• Step 1: Loosely arrange the layers to form a flower.
  • Step 2: Using a threaded yarn/sewing needle, stitch each layer of the flower together, ending on the back side.
  • Step 3: Draw the threaded needle through the pin back. Secure the pin back onto the back of your flower and cut the excess yarn to complete the flower pin. And your done!

 

Having a pin, on the back of your flower, can make it so you can wear it on hats, scarfs, headbands, necklace, etc. So there’s not just one use for this project.

Anyway, I will be going live tonight on my Facebook Page. If you haven’t like my Facebook Page, here is the link!
https://www.facebook.com/katiesblog96971617/

Let’s talk about the NEW plans for the month of October!

I plan on bring Crafty Sassy to you on Tuesday’s and Thursday, just for this month! Instead of the normal stuff that is for beginners and such, I’ve decided to make this month a ‘holiday special’. I will be doing the same for November and December.

If you have any projects that you want me to show you how to make, leave a comment down below, message my Facebook page, or even e-mail me at katie_farrington@aol.com!

 

 

Posted in Arts and Crafts

Crafty Sassy: How to Crochet a Basic Headband (Beginners)

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So, there was a tie on my Facebook page on whether I should make the Rose or the Headband, but since the headband has been in the last few polls, I figured I would show you how to make one.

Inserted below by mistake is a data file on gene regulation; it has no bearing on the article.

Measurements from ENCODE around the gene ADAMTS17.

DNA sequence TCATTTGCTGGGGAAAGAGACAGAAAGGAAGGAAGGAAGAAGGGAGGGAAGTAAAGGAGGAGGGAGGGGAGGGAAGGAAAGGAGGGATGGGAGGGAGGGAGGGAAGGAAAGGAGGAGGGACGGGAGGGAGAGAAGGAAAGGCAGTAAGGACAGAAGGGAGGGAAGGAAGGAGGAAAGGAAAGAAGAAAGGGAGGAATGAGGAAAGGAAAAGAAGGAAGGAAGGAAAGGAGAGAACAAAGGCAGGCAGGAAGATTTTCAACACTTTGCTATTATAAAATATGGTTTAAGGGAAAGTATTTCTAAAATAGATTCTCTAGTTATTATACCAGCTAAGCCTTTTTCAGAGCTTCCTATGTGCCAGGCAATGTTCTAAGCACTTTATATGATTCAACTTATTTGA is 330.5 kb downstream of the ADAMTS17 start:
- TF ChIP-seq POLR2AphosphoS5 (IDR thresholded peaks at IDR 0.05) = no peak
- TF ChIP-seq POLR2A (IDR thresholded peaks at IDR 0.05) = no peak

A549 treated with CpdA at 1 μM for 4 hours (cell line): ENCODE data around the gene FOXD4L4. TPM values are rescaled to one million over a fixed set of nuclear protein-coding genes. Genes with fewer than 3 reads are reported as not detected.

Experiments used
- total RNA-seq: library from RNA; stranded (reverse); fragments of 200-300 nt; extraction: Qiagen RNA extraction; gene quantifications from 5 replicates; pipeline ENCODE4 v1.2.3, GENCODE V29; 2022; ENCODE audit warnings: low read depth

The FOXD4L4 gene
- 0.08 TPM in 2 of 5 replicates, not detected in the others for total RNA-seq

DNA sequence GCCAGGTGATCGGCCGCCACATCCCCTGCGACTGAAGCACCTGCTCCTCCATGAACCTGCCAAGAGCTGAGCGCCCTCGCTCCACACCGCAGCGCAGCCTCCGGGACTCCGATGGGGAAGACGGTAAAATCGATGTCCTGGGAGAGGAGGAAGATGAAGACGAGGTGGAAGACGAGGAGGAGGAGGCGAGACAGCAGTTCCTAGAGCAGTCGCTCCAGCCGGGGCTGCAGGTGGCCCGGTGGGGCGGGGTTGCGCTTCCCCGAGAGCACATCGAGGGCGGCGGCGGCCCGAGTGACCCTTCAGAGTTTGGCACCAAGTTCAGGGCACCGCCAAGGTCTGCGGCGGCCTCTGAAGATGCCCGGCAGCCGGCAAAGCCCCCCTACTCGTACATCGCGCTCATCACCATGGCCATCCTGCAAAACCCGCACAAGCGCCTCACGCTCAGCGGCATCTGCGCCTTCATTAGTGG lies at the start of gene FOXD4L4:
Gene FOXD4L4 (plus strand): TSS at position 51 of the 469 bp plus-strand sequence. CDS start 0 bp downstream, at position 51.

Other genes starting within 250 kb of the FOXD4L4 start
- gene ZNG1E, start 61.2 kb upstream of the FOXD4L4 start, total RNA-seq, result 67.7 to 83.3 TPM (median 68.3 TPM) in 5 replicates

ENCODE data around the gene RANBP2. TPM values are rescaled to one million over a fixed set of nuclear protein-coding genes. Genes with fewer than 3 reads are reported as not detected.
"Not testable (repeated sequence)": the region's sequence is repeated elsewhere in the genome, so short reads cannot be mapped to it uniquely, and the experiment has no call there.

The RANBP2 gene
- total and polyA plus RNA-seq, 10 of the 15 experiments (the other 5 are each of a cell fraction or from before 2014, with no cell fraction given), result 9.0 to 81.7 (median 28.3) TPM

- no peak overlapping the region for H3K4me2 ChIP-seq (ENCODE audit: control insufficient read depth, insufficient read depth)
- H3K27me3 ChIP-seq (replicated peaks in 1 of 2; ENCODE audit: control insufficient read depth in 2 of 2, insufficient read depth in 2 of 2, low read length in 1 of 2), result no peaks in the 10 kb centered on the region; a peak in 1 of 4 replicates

Now, I haven’t mastered this pattern completely, but it is a very fun pattern to make! Especially, if you are a beginner. The Rose actually goes with this headband, so I figure we can make the headband and I then can show you how to make the rose and show you how to put it on, as well.

As always, let’s talk about the supplies you will need:

  • Medium Yarn (Color of your choice)
    • I decided to used the ‘I Love This Yarn’ multi-color yarn to show you guys what it should look like.
  •  5.0 mm Crochet Hook
  • And of course, a sewing needle!

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So let’s get started!

Step 1:  Chain 44. Now, found it easier to count out loud, while making the chains, just so I don’t lose track of how many chains I made.

Step 2: Make 2 double crochet’s in the 3rd chain from the hook(NOT counting the chain that the hook is on!). *Skip 2 chains, single crochet in the next chain. Chain 2. Make 2 double crochets in that same stitch.* Repeat until you reach the other end, then make a single crochet in that last chain.